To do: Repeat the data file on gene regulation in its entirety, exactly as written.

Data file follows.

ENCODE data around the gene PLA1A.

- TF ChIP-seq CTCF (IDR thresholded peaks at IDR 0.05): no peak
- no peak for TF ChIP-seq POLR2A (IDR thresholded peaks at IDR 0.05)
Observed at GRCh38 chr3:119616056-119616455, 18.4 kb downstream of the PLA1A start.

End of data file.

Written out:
ENCODE data around the gene PLA1A.

- TF ChIP-seq CTCF (IDR thresholded peaks at IDR 0.05): no peak
- no peak for TF ChIP-seq POLR2A (IDR thresholded peaks at IDR 0.05)
Observed at GRCh38 chr3:119616056-119616455, 18.4 kb downstream of the PLA1A start.